"The decade that just ended, may mark the finale of television as we have known it, an industry dominated by three corporate mastodons, geared to the mass market. Crowding the horizon are new creatures - videocassettes, videodiscs, pay television, satellites, a growing public-television system, ad hoc networks, superstations."
"The television of today will probably be transformed into the home video center of tomorrow which will harness the new technologies into one all-purpose unit. Even Ma Bell is steadily creeping forward to grab a piece of the telecommunication action."
"For the first time since television entered our homes, the territory monopolized by the three networks is in danger of shrinking. The question now is whether the interlopers, if successful, will transform the wasteland into a forest of genuinely diverse vegetation or litter it with more of today's trash."
- From the introduction to "Up The Tube", Sally Bedell's 1981 book on the 70s TV landscape under TV network executive Fred Silverman.
Except for the references to videocassettes and video discs, this could almost be an assessment of TV today. Sure there are some shining spots, but network tv is slowly fading to black. I just started reading this book telling the story of Fred Silverman's amazing career which winds its way through network TVs most powerful days. As with so many historical accounts, I find myself scratching my head at how many similarities there are to today.
It's also interesting to see Bedell's prescient view
of TV's future, though some parts of her prediction took until recent
years to take root. The very idea that a telecommunications company would be involved with broadcast content must have seemed outlandish in 1981. The past few years have seen a number of old media/new media conglomerations like AOL-Time-Warner, and MSNBC. Apple's content deals pave their long-rumored path to the living room... and even stodgy old Intel has their sights set on television. Not content to merely power other people's products, Intel wants to provide content just like a broadcast network. Rumors are that they are engineering a product that operates less like a computer or DVR and more like... you guessed it... television.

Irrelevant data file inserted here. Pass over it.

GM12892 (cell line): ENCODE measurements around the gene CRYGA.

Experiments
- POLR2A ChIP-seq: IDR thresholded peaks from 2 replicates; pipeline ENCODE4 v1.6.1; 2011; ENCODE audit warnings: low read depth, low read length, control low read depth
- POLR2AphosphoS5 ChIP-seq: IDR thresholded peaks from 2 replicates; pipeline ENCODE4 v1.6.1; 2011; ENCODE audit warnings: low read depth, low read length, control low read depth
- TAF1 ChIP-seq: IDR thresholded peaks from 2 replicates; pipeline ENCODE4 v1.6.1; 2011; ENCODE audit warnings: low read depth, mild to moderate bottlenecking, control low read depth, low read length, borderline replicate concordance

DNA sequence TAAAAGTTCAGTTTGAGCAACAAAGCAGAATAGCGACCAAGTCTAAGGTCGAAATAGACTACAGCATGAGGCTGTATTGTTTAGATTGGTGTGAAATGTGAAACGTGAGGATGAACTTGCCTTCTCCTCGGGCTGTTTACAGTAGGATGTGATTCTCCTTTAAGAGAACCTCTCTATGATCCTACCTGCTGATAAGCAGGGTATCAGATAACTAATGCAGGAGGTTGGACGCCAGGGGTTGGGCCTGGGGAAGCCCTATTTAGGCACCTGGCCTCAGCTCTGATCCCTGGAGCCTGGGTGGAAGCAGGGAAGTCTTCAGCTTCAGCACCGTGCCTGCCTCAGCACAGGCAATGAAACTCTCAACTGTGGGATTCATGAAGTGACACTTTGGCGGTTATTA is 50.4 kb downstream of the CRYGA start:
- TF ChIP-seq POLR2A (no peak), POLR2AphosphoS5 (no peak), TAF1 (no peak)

The national and international views made possible by television back in the 50s is still one of the best tricks ever in retro gadget-dom. It's just unfortunate that executive bravado, lowest common denominator programming, and just plain ignorance of what the audience wants is pushing network TV further and further on the back burner, displaced by technology companies. It seems like when broadcast TV strikes paydirt, it's in spite of what network execs do, not because of what they do.
Broadcast TV's stubborn evolution/diminishing relevance is edging closer and closer to Bedell's prediction from 30 years ago. So for about half of TV's existence, this prediction has been on the table, and now that it's here, TV executives are caught as if by surprise? What I'd like to know is just how much longer the old guard can hold out...